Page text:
Featured image by tookapic, courtesy Pixabay
Updated March 17, 2019
During my travels, I notice how others take pictures. In today’s world of the always-present social media and smartphones, I’ve witnessed some uncourteous and often downright frightening moves—all in the quest to capture a perfect picture of the moment.
Here are three examples:
- People cross barricades into homeowners’ yards to take selfies in front of the decorations along Peacock Lane in Portland, Oregon, during the holidays.
- During the 2019 superbloom season in central and southern California, people are trampling the California poppy fields to get those perfect shots. Damaging and picking these endangered poppies are illegal.The City of Lake Elsinore took action on St. Patrick’s Day when traffic to the poppy fields in Walker Canyon overwhelmed their resources. Now Walker Canyon is closed to visitors until further notice. City officials are calling the situation a “poppy nightmare”, according to this report in the Los Angeles Times.
- People are unaware of their surroundings while taking selfies. I’ve seen many near-misses by cars when pedestrians stepped into the street while taking a selfie. They’re lucky that the drivers were paying attention.
And then there are the reports from the radio and TV.
On the CBS Evening News Sunday night, I saw a report about a woman who was attacked by a female jaguar at the Wildlife World Zoo in Litchfield Park, Arizona. The jaguar swiped the woman’s arm with her claws and caused some deep cuts. The jaguar attacked the woman, because she crossed a barrier into the jaguar area to take a selfie with the cat.
The woman was lucky that only her arm was injured.
At the end of the report, the reporter said that the zoo had no plans to euthanize the jaguar.
That comment concerned me. Why would anyone think about euthanizing an animal simply because someone intruded into her territory? Anyone who knows anything about jaguars knows that they can be aggressive. Their instincts kick in when there’s an intruder, so naturally they will do whatever they think they need to do to protect themselves. That’s how they survive.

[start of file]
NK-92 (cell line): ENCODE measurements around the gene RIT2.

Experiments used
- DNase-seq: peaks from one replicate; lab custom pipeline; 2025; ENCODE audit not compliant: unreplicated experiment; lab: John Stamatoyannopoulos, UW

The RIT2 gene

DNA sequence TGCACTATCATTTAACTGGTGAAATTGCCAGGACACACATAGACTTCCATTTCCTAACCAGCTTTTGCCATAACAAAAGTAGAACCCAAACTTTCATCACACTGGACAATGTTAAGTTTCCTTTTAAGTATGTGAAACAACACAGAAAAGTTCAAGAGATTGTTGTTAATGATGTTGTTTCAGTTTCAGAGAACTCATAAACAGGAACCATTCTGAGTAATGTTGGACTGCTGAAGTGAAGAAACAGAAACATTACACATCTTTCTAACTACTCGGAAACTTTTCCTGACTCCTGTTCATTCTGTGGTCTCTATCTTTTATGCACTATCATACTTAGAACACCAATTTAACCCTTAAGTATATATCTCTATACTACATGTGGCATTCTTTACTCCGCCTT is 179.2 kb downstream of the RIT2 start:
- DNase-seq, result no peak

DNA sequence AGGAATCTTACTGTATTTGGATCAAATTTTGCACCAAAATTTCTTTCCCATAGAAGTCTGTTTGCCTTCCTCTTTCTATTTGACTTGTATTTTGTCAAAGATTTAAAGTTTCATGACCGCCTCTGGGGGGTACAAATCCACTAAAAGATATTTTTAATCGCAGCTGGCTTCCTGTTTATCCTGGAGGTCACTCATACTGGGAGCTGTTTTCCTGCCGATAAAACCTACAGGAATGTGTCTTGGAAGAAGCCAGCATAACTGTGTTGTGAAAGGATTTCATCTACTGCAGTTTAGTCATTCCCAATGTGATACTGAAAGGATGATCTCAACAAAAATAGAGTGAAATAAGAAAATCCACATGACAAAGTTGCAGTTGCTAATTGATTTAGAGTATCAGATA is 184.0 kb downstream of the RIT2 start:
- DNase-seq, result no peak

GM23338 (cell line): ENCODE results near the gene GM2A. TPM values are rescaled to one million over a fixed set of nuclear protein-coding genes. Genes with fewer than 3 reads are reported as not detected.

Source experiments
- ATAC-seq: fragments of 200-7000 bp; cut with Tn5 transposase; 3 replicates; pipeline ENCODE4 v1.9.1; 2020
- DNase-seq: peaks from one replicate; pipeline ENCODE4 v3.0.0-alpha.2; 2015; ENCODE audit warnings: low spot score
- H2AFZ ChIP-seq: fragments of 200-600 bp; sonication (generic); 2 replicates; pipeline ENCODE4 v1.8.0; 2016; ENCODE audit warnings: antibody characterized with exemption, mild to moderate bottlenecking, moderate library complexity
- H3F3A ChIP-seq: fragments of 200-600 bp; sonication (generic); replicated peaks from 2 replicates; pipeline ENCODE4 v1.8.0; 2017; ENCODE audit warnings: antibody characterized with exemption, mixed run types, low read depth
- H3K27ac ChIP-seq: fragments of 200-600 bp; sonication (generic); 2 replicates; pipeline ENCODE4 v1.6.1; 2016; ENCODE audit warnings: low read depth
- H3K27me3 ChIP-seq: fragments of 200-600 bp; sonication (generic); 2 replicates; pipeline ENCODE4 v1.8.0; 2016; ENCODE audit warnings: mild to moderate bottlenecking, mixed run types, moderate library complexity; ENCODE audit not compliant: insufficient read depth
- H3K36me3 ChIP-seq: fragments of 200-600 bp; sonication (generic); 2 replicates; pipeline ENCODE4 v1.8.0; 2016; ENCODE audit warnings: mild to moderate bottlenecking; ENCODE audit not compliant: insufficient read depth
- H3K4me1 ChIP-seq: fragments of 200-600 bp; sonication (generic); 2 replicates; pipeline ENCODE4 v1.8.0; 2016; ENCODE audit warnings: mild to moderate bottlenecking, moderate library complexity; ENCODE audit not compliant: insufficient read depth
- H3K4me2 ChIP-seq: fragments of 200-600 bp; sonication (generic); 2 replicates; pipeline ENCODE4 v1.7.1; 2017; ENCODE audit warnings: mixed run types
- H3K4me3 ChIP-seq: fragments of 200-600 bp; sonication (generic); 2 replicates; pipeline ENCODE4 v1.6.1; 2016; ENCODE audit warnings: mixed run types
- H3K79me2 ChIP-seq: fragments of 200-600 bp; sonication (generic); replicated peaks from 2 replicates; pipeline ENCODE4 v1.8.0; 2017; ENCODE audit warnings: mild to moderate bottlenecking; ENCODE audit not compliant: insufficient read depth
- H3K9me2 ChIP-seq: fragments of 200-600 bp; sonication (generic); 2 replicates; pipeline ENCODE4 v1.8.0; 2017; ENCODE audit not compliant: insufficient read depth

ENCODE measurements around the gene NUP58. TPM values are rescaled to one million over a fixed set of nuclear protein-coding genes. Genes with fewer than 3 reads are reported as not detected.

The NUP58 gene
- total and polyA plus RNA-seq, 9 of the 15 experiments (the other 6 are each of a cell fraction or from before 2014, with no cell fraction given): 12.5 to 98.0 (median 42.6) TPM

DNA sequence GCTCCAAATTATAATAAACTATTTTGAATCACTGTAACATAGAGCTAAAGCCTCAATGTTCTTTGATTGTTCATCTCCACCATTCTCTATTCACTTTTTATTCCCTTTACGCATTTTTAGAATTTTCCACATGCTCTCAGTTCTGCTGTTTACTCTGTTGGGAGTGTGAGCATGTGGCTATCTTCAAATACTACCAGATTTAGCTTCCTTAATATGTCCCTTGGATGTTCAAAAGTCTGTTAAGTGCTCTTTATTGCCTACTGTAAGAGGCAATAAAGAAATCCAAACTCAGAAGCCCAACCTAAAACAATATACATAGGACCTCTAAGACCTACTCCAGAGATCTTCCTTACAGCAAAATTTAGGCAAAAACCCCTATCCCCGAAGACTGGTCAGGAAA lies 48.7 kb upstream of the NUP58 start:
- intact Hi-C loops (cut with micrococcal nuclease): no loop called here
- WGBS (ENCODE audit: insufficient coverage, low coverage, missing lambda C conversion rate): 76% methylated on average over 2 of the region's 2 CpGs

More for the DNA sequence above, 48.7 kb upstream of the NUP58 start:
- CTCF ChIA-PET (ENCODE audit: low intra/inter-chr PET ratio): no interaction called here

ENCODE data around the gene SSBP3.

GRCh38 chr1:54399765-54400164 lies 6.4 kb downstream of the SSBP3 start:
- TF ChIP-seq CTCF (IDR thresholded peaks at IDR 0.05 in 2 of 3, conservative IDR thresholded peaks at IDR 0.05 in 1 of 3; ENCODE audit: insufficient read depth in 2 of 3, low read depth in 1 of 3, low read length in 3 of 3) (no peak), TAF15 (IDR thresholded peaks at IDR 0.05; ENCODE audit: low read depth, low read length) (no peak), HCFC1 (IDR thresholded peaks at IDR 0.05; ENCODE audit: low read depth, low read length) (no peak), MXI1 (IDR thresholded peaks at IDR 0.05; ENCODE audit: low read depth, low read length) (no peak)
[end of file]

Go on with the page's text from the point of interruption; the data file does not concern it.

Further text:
This woman was intruding into the jaguar’s territory. So, naturally, the jaguar will respond. This was not the jaguar’s fault.
Last night, the CBS Evening News reported that the zoo would not euthanize the jaguar. Instead, zookeepers moved her to an area where she will not be exposed to the public.
And the woman who took the selfie apologized to the zoo.
Such picture-taking stunts aren’t limited to selfies. It happens when people are snapping pictures of each other.
The scariest incident I’ve seen of someone taking pictures of someone else was last year during a trip to central Washington. I stopped at a beautiful viewpoint on a remote mountain pass between Yakima and Ellensburg. A couple and I were the only three people at this viewpoint. The couple was taking pictures of the view with the woman in the pictures.
That sounds harmless, but there’s at least a 100-foot drop from this viewpoint, and the only barrier protecting anyone is a guardrail in the parking lot.
During the picture-taking, the woman stood on the guardrail and pretended to lose her balance while her male partner snapped pictures with his smartphone. If she had really lost her balance, she would have killed herself, and it would have taken a long time for anyone to retrieve her body because of the rugged terrian in this area.
Please use common sense when taking a picture. Sure, it’s nice to share your adventures on Instagram, Facebook, or whatever your favorite social media platform is. But no picture is worth destroying property and precious resources, getting hurt, risking your life, or placing others in harm’s way.
Think before you click.